The NCAA's credit outlook was changed to negative by ratings agency Moody's on Monday, Melvin Backman of The Wall Street Journal reports. The reason for that is the ongoing lawsuit against the collegiate governing body brought forth by former UCLA basketball player Ed O'Bannon. O'Bannon is attempting to gain class-action certification for his lawsuit, which seeks compensation from the NCAA for the use of players' likenesses in television, video games and elsewhere.
To be clear, the negative outlook does not mean that the NCAA's credit rating has been downgraded; a downgrade in rating could be one of the negative consequences to hit the NCAA were it to lose a class-action lawsuit, though that is in all likelihood years away from materializing, if it happens at all.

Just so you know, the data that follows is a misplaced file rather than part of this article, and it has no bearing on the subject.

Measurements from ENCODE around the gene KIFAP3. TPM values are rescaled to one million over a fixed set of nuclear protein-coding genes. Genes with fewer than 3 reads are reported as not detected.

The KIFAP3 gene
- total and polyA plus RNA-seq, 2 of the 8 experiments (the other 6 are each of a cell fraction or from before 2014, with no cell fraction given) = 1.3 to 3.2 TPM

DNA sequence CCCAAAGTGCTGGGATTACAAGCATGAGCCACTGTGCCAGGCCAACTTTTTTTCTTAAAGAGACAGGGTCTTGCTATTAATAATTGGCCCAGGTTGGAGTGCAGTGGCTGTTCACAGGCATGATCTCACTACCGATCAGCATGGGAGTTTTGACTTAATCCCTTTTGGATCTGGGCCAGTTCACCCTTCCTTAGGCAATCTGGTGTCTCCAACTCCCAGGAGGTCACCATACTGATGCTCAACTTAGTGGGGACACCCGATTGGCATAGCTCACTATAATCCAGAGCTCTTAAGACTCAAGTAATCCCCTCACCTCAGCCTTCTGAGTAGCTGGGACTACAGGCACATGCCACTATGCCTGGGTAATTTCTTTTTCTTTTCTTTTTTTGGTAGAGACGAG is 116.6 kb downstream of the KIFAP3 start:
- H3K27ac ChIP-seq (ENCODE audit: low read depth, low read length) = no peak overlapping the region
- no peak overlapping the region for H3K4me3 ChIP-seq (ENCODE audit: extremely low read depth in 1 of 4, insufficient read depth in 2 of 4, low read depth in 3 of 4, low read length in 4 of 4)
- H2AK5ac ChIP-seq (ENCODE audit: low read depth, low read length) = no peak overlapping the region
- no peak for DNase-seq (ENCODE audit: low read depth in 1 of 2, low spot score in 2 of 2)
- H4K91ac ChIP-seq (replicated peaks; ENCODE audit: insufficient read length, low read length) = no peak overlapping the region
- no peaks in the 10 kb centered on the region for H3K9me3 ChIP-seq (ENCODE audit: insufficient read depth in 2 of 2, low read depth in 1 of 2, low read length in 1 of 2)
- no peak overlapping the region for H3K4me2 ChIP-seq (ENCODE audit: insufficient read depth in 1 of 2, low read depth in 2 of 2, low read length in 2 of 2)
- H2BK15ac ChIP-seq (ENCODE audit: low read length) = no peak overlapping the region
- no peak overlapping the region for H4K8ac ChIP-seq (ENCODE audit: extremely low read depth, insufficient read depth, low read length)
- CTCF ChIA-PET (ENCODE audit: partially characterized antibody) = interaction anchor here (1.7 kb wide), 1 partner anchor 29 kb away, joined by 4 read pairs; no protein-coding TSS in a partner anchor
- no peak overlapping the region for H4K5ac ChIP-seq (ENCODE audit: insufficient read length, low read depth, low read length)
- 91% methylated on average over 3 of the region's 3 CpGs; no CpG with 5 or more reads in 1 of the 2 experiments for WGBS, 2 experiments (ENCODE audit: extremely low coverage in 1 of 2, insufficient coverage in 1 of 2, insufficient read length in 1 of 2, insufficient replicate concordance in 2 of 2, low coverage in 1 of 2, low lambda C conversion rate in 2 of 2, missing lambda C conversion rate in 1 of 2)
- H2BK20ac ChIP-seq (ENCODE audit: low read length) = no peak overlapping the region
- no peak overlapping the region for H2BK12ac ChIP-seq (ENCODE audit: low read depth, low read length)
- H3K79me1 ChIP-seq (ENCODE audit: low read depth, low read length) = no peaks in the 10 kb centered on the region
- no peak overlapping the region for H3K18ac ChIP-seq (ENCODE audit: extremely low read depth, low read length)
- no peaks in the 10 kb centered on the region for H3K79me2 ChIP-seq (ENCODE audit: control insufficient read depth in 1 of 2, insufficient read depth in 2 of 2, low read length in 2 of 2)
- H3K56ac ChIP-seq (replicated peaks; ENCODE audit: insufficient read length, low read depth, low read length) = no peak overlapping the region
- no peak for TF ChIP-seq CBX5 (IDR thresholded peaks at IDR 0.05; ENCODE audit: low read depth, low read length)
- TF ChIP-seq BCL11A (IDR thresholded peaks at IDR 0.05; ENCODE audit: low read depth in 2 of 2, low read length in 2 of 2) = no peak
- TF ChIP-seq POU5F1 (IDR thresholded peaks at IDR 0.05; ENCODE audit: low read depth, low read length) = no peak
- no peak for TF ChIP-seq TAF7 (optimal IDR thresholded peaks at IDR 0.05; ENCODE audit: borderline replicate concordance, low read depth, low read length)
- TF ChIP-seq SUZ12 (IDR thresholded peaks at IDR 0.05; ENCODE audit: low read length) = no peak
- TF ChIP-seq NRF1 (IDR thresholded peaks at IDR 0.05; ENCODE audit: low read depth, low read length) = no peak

Should O'Bannon's suit become a class-action case, the NCAA's solvency could end up in jeopardy, which would have wide-ranging reverberations throughout college athletics. A victorious class-action suit could leave the NCAA on the hook for millions of dollars in damages, and this was the primary reason for the decision by Moody's to re-examine the NCAA's credit status.
"In the event the plaintiffs in the O'Bannon v. NCAA case gain class action status the rating could be pressured as the likelihood of an ultimate outcome that would materially damage the Association and its members would increase," the report said.
A class-action hearing was held in front of a federal court judge on Thursday, with attorneys representing O'Bannon and the NCAA presenting their respective cases. No ruling emerged in the immediate aftermath of that hearing, and it may be some time before the judge decides whether or not class-action certification is warranted.